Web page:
The structure and function of the penis
Author: Knut Holt
The visible penis consists of two sections – the penis head or glans penis and the penile shaft. However, the penis continues as a hidden structure laying under the scrotum and reaching further backward in the perineal area towards the prostate. When the penis is erect, also the perineum, the area between the legs will be swollen.
The urinary tube (urethra) goes from the bladder, then through the prostate, then enters this penile structure just beneath the prostate and then goes forward all the way to the tip of the penis.
THE ERECTILE BODIES
In the visible penis and in the structure extending backwards there are three bodies that swell during erection, erectile bodies. The bodies are mostly made of a tight mesh of fine blood vessels with very elastic walls. There are two bodies along the upper part of the penis (corpora cavernosa) that extend backwards under the scrotum. Then there is one body around the urethra (corpus spongiosum) that continues backwards to just under the prostate.
The arteries leading blood to the erectile bodies and the veins leading blood from these bodies have muscles in their walls that can close off or relax to regulate the blood flow to and from these bodies.
When the muscles at the entrance relax and those at the outlet constrict, blood is filled into the mesh by the blood pressure. The erectile bodies will then engorge as a balloon and get straight. The swelling and straightening of the erectile bodies will inflate the whole penis and make it erect. This activity is regulated by nerve impulses and the substance nitrogen oxide working as a local tissue hormone.
All the inner structures of the penis are surrounded by a robust sheet of elastic connective tissue, the fibrous envelope. In the area between the legs there is a sheet of muscles between the fibrous envelope and the perineal skin, the two bolbospongiosus muscles. These muscles contract during ejaculation and help to pump out the semen.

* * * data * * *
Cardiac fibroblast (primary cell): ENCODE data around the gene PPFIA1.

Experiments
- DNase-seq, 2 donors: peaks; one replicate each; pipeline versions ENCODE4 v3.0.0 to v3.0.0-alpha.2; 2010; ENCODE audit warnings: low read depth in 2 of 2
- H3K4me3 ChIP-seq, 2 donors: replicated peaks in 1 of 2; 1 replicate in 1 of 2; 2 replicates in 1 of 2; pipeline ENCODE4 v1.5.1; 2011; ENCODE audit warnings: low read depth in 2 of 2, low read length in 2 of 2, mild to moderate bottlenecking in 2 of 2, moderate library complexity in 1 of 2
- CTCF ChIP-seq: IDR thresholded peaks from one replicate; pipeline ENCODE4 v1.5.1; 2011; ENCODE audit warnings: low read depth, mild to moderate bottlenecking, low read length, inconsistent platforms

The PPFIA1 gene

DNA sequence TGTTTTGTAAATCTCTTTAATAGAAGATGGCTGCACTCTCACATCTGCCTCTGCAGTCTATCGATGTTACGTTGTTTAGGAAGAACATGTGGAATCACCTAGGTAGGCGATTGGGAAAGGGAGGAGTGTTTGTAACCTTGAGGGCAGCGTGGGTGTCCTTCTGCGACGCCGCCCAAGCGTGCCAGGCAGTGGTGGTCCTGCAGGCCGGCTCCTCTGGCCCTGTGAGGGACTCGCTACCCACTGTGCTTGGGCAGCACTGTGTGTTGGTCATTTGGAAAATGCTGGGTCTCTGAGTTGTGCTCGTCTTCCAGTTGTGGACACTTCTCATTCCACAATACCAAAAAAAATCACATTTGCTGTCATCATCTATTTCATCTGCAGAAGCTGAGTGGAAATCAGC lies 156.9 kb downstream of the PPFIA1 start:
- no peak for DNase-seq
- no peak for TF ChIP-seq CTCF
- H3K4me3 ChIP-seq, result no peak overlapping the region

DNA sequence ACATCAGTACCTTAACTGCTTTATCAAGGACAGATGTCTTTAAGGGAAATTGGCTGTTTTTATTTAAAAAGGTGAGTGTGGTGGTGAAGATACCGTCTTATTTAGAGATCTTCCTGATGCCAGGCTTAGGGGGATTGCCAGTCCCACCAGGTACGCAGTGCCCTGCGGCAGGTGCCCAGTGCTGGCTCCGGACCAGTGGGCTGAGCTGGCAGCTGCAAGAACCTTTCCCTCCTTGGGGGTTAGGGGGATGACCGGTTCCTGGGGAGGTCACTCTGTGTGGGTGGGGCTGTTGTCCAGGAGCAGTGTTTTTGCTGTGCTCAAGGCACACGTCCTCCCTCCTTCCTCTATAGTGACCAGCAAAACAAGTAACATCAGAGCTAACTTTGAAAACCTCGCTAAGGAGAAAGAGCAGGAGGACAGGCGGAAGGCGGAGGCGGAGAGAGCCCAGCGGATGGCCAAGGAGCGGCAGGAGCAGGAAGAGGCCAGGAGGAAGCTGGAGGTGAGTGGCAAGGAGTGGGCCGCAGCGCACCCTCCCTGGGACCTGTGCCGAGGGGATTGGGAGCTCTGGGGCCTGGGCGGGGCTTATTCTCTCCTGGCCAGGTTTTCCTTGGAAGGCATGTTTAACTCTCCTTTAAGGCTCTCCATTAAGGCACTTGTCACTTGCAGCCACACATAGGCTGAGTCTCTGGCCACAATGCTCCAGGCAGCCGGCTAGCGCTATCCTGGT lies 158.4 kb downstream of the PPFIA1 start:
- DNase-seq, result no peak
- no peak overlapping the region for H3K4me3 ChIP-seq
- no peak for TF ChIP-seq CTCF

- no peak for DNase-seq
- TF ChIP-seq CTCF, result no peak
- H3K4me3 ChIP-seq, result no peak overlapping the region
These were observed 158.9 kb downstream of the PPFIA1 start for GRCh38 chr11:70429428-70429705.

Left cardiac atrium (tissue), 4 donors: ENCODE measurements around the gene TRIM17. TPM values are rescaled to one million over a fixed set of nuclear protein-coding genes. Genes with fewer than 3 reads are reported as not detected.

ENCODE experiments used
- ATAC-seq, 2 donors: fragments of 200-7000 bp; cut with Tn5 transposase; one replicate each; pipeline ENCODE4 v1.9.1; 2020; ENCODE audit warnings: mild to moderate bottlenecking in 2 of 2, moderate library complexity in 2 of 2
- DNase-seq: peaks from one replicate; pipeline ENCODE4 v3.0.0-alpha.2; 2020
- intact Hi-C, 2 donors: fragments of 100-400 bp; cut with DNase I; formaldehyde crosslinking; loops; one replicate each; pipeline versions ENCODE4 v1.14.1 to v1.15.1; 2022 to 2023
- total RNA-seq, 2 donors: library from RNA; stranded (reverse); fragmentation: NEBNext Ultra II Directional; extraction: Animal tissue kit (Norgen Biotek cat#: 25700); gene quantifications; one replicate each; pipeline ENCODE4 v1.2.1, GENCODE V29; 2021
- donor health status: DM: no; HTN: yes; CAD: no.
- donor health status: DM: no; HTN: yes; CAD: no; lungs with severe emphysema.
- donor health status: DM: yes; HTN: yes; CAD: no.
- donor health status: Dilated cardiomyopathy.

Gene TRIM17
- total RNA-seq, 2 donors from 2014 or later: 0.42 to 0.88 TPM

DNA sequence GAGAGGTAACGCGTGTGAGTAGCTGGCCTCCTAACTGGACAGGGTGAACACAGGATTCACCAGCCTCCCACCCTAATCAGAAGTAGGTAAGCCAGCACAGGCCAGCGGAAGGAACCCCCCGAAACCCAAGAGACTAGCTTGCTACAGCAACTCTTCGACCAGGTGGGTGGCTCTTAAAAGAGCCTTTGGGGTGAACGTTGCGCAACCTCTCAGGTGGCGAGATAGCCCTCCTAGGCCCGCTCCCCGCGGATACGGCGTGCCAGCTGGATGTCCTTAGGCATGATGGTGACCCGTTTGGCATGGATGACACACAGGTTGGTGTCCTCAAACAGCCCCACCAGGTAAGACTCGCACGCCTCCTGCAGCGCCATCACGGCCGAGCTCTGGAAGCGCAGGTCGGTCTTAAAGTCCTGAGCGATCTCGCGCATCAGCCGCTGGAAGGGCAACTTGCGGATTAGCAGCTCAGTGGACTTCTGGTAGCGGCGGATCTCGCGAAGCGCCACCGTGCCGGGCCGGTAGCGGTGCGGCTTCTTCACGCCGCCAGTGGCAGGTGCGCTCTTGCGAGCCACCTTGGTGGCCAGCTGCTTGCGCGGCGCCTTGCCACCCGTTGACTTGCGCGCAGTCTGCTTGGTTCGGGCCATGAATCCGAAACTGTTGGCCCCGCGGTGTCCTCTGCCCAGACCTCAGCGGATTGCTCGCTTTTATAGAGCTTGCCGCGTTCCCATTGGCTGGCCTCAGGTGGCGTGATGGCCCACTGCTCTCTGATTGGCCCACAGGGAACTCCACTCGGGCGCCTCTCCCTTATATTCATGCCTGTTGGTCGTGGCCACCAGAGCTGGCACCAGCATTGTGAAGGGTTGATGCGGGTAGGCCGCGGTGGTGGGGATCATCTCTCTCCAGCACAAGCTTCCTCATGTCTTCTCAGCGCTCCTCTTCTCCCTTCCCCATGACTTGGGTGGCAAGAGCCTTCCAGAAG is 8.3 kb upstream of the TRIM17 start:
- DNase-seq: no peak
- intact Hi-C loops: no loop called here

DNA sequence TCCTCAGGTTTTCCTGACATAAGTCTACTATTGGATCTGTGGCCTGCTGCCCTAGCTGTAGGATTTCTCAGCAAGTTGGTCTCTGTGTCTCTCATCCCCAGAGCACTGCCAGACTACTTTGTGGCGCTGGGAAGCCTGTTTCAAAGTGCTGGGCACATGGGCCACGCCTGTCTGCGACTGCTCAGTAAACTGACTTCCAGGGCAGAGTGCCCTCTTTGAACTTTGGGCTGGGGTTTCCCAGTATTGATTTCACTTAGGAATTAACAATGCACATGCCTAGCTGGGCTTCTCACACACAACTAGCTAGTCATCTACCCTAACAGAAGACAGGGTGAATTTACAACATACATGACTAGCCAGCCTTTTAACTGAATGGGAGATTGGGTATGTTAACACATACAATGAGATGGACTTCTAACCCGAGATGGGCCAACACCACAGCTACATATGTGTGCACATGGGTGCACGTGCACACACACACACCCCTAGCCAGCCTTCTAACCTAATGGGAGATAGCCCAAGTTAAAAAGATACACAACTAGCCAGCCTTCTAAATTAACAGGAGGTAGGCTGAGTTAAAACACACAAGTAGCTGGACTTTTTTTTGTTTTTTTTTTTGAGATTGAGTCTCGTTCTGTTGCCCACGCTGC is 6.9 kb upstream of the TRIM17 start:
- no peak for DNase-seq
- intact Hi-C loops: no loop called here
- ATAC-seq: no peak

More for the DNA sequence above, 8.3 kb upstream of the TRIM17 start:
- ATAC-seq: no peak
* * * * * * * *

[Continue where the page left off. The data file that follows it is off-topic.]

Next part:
THE PENILE SKIN
The penile skin is thick and robust. Between the skin and the fibrous envelope, there is a thin area consisting of a soft and extremely elastic connective tissue. Therefore the skin can easily be moved up and down along the penile shaft.
The penis head is covered by a thin skin which is extremely sensitive by means of a rich innervation. Still this thin skin is both strong and elastic. In addition the skin in an uncircumcised penis is covered by a hood that is not stuck to the surface of the head after early infancy, the foreskin.
The foreskin is a continuation of the skin covering the shaft that goes to the tip of the penis and is then folded back inwards, making a double layer, where the inner fold is fastened just under the penis head. Between the two folds there are an extremely soft and elastic tissue.
The foreskin can easily be retracted to show the bare penis head, and it uses to retract itself when the penis is erect. When the penis is not erect, the foreskin protects the penis head.
In early infancy the foreskin is fixed to the penis head, but will gradually loosen, usually during early infancy, but in a preteen boy there can still be some adhesions left around the base of the head.
In some cultures it is custom to remove the foreskin for various reasons by an operation called circumcision., making the penis head permanently exposed and visible. When circumcision is done in early infancy, the procedure also involves tearing the fixed foreskin loose from the surface of the head.
The skin of the penis head produces a white creamy substance called smegma which helps to lubricate the penis during intercource. Smegma is a blending of oils secreted through the skin on the glans, cells loosened from the skin surface and substances produced by sebaceous glands on the inside of the foreskin. Whith improper hygiene too much smegma can accumulate and give excessive bacterial growth and bad smell.
THE INNERVATION AND BLOOD SUPPLY OF THE PENIS
The main nerves controlling the penile function and bringing sensual stimuli from the penis are the dorsal penile nerves, situated on both sides in the connective tissue of the upper side of the penis and branching out to all parts of the penis. Erection is controlled by sensual stimuli going to the spinal cord and control impulses coming back, both through this nerve. Ejaculation is controlled by other nerves going to the muscle sheet in the perineum and to all other structures involved in bringing the semen out.
The main blood supply of the penis comes from the dorsal penile arteries going in the connective tissue at the upper side of the penis and branching off to all parts of the penile skin and inner penile structures.